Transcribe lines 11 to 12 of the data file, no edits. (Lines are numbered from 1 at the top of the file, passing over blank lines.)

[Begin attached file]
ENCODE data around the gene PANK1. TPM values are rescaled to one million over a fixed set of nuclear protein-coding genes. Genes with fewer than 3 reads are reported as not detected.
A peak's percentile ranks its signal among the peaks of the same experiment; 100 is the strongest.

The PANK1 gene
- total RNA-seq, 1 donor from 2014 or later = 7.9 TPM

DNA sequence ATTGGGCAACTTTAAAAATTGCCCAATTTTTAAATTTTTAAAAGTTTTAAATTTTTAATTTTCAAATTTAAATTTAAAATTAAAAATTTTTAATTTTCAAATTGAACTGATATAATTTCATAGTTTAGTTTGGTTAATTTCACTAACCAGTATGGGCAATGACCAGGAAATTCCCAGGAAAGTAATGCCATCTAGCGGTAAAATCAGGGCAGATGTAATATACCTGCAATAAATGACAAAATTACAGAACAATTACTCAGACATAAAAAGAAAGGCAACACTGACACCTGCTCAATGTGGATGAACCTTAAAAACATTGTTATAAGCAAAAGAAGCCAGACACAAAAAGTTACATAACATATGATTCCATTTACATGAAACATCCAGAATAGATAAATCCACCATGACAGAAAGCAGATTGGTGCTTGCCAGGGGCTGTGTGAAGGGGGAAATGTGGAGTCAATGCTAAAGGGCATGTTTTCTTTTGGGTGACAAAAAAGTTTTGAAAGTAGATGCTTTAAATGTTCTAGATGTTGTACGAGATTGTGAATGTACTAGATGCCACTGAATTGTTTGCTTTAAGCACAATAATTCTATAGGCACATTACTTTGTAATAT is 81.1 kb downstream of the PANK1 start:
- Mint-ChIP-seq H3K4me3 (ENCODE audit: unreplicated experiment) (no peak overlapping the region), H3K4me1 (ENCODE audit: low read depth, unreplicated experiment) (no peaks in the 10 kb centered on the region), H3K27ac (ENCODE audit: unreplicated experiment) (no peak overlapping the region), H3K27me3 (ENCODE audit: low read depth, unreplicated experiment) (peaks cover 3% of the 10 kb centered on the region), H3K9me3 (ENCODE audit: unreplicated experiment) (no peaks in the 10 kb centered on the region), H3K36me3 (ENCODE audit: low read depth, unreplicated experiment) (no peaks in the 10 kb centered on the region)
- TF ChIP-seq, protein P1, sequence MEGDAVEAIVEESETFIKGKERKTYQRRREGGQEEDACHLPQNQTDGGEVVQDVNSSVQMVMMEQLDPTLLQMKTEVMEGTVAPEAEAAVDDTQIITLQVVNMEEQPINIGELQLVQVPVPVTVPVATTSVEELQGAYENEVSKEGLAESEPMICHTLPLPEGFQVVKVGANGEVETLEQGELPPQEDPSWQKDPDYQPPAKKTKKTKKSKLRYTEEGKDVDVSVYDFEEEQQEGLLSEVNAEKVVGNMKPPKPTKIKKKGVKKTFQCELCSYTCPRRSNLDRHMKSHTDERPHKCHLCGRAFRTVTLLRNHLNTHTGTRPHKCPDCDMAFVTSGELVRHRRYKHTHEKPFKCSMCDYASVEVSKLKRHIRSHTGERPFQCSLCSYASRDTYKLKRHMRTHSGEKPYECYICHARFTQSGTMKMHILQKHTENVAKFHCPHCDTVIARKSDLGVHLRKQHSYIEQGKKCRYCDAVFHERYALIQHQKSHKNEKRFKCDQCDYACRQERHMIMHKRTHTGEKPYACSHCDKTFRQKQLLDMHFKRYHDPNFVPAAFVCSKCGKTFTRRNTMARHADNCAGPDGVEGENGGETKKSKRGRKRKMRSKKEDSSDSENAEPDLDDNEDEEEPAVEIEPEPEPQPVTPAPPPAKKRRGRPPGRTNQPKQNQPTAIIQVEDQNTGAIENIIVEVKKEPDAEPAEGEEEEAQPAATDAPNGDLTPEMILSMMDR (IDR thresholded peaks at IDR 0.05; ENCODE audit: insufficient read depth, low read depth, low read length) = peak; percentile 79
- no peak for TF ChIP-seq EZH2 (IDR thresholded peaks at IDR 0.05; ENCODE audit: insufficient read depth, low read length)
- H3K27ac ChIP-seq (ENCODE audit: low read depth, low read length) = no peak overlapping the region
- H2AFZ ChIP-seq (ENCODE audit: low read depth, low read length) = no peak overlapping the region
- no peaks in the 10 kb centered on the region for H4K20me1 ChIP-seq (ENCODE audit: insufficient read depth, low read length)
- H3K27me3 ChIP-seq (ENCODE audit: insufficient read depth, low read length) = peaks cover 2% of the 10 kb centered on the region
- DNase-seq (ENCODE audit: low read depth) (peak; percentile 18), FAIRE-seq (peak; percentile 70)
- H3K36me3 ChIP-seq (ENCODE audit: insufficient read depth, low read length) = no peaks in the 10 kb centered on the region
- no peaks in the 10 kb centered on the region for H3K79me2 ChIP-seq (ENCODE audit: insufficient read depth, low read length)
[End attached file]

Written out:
- no peaks in the 10 kb centered on the region for H4K20me1 ChIP-seq (ENCODE audit: insufficient read depth, low read length)
- H3K27me3 ChIP-seq (ENCODE audit: insufficient read depth, low read length) = peaks cover 2% of the 10 kb centered on the region